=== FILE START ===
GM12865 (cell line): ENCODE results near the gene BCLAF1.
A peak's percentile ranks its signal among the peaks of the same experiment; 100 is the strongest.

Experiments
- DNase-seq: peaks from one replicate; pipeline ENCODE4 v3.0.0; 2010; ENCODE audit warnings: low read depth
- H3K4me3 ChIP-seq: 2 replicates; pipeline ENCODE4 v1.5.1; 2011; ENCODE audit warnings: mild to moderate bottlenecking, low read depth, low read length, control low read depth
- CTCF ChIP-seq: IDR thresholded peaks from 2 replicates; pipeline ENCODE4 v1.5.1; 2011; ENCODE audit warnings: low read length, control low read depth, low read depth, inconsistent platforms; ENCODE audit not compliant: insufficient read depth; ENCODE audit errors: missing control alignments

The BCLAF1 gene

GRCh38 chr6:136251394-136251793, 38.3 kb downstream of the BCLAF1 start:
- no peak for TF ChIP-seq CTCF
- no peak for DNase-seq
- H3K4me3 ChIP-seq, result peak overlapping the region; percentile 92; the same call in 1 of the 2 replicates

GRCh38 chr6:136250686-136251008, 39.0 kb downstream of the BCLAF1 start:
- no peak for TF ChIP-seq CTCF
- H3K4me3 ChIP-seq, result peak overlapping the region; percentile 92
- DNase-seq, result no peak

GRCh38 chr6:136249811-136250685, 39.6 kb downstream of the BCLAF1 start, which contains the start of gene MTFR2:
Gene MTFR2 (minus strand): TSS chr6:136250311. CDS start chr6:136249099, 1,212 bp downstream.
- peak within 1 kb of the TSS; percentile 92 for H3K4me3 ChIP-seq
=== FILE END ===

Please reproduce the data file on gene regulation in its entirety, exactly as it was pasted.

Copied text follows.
GM12865 (cell line): ENCODE results near the gene BCLAF1.
A peak's percentile ranks its signal among the peaks of the same experiment; 100 is the strongest.

Experiments
- DNase-seq: peaks from one replicate; pipeline ENCODE4 v3.0.0; 2010; ENCODE audit warnings: low read depth
- H3K4me3 ChIP-seq: 2 replicates; pipeline ENCODE4 v1.5.1; 2011; ENCODE audit warnings: mild to moderate bottlenecking, low read depth, low read length, control low read depth
- CTCF ChIP-seq: IDR thresholded peaks from 2 replicates; pipeline ENCODE4 v1.5.1; 2011; ENCODE audit warnings: low read length, control low read depth, low read depth, inconsistent platforms; ENCODE audit not compliant: insufficient read depth; ENCODE audit errors: missing control alignments

The BCLAF1 gene

GRCh38 chr6:136251394-136251793, 38.3 kb downstream of the BCLAF1 start:
- no peak for TF ChIP-seq CTCF
- no peak for DNase-seq
- H3K4me3 ChIP-seq, result peak overlapping the region; percentile 92; the same call in 1 of the 2 replicates

GRCh38 chr6:136250686-136251008, 39.0 kb downstream of the BCLAF1 start:
- no peak for TF ChIP-seq CTCF
- H3K4me3 ChIP-seq, result peak overlapping the region; percentile 92
- DNase-seq, result no peak

GRCh38 chr6:136249811-136250685, 39.6 kb downstream of the BCLAF1 start, which contains the start of gene MTFR2:
Gene MTFR2 (minus strand): TSS chr6:136250311. CDS start chr6:136249099, 1,212 bp downstream.
- peak within 1 kb of the TSS; percentile 92 for H3K4me3 ChIP-seq